Bloomberg News

Gulf Oil to Buy Chemical-Maker Houghton for $1.05 Billion

November 07, 2012

Gulf Oil Corp. (GULF), controlled by the billionaire Hinduja brothers, agreed to buy Houghton International Inc. for $1.05 billion in the second-biggest acquisition planned by an Indian company this year.

Gulf Oil agreed to buy Houghton, whose chemicals and lubricants are used in the metalworking and automotive industries, from a U.S.-based private-equity fund, the Hyderabad, India-based company said in an exchange filing today. New York-based private-equity firm AEA Investors LP bought Houghton in 2007.

Indian companies have announced international deals worth $10.2 billion in 2012, according to data compiled by Bloomberg. Gulf Oil’s planned acquisition is second only to Indian Hotels Co.’s $1.86 billion offer last month to buy Hamilton, Bermuda- based Orient-Express Hotels Ltd. (OEH:US)

Houghton, based in Valley Forge, Pennsylvania, posted sales of $858 million in the year ended Sept. 30, according to Gulf Oil. The Indian company may consider acquisitions to expand its lubricant-making capacity by at least 50,000 metric tons a year, President Ravi Chawla said last year.

Factories, Clients

Gulf Oil and its units had 2.2 billion rupees ($40.5 million) of cash and equivalents and 3.5 billion rupees of total debt as of March 31, according to data compiled by Bloomberg.

The company will be able to offer Houghton’s industrial clients “a complete end-to-end range of lubricants,” following the acquisition, it said in the statement. Houghton will give the company access to chemical factories in 10 countries and customers in more than 75 nations.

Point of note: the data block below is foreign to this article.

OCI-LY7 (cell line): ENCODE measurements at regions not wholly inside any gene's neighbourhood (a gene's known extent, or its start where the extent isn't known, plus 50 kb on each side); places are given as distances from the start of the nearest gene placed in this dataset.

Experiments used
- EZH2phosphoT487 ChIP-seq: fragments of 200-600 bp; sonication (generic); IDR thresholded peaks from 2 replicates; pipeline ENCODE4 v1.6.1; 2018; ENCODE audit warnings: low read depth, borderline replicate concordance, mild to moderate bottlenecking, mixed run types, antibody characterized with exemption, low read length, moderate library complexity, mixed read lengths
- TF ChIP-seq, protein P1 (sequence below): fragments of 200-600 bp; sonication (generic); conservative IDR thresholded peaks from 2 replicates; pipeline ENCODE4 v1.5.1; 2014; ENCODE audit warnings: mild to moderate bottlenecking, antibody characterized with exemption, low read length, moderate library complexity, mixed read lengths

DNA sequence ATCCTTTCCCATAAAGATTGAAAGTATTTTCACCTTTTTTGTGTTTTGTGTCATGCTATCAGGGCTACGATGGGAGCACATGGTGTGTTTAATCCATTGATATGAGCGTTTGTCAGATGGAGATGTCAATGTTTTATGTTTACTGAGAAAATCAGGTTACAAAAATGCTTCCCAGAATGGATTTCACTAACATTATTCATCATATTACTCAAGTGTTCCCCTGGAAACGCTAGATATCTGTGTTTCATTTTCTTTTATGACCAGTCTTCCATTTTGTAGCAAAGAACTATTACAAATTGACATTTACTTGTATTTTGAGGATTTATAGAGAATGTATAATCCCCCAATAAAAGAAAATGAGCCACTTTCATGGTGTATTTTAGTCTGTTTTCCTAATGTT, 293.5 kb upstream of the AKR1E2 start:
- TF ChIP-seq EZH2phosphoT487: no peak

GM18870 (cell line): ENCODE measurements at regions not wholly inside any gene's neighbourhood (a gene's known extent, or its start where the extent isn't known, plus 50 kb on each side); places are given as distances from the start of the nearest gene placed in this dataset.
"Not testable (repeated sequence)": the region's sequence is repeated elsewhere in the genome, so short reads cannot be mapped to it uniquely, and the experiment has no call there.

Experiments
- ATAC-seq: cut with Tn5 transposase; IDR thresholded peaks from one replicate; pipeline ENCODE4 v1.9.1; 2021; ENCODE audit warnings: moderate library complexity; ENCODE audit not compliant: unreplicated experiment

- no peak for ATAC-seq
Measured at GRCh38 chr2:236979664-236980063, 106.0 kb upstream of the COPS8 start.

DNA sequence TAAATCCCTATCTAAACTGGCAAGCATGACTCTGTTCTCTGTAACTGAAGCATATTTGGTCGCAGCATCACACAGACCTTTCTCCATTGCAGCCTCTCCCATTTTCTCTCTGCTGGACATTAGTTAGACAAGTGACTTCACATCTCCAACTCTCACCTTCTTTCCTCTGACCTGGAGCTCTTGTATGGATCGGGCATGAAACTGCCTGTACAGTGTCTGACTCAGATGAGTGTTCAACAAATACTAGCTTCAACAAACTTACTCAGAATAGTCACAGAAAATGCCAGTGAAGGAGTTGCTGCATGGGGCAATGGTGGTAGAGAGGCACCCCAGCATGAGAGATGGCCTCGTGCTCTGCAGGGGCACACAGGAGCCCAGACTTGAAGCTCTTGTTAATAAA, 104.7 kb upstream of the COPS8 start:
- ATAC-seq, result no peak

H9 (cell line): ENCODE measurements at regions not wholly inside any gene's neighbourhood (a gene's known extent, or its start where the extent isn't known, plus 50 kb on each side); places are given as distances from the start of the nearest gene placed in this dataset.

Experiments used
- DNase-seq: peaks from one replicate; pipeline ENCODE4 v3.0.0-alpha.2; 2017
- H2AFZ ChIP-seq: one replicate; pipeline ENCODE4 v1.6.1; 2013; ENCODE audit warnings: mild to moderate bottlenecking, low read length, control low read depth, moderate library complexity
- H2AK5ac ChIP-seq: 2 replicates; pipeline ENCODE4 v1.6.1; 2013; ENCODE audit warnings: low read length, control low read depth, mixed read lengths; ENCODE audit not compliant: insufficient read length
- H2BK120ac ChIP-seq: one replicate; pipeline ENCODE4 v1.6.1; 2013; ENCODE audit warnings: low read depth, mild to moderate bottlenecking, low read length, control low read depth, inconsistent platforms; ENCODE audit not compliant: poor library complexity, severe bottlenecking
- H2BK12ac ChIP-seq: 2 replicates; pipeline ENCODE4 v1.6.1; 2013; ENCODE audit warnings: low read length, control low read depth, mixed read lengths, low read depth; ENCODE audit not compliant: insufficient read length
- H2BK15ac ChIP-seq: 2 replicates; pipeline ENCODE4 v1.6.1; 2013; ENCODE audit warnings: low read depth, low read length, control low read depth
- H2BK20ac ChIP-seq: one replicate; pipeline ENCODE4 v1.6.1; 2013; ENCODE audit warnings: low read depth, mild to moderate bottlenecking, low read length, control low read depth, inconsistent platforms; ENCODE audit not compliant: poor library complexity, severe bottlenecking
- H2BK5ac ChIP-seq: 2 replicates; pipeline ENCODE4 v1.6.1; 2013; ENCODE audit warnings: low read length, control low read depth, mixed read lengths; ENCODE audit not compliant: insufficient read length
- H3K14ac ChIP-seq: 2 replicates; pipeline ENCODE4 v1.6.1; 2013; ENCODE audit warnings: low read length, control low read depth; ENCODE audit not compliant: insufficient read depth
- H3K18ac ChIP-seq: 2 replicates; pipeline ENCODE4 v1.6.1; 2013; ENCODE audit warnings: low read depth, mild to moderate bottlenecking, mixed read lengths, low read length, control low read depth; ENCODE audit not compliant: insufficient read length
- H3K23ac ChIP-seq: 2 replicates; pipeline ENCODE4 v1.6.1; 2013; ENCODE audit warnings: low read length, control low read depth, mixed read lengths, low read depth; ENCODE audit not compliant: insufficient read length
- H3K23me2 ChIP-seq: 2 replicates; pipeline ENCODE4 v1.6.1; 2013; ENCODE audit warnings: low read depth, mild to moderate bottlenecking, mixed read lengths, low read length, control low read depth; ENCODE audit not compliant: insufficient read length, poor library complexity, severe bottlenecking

Gulf Oil fell 1.3 percent to 86.35 rupees at the close in Mumbai. The shares have gained 54 percent this year, compared with a 22 percent advance in the benchmark Sensitive Index. (SENSEX)

The Hinduja Group is a closely-held conglomerate that owns power plants and truckmakers and is controlled by brothers Gopichand and Srichand. It has operations in about 38 countries and gets as much as 9 percent of its revenue from India, Co- Chairman Gopichand Hinduja had said in an interview in January 2011.

The Hinduja brothers, based in London, were estimated to be worth $8 billion as of October 2012, according to the website of Forbes magazine.

The group, founded in 1914 by their father Parmanand, also has interests in the health care, media, real estate, finance and information technology industries, according to its website.

To contact the reporters on this story: Pratish Narayanan in Mumbai at pnarayanan9@bloomberg.net; Rakteem Katakey in New Delhi at rkatakey@bloomberg.net

To contact the editors responsible for this story: Jason Rogers at jrogers73@bloomberg.net; Alexander Kwiatkowski at akwiatkowsk2@bloomberg.net


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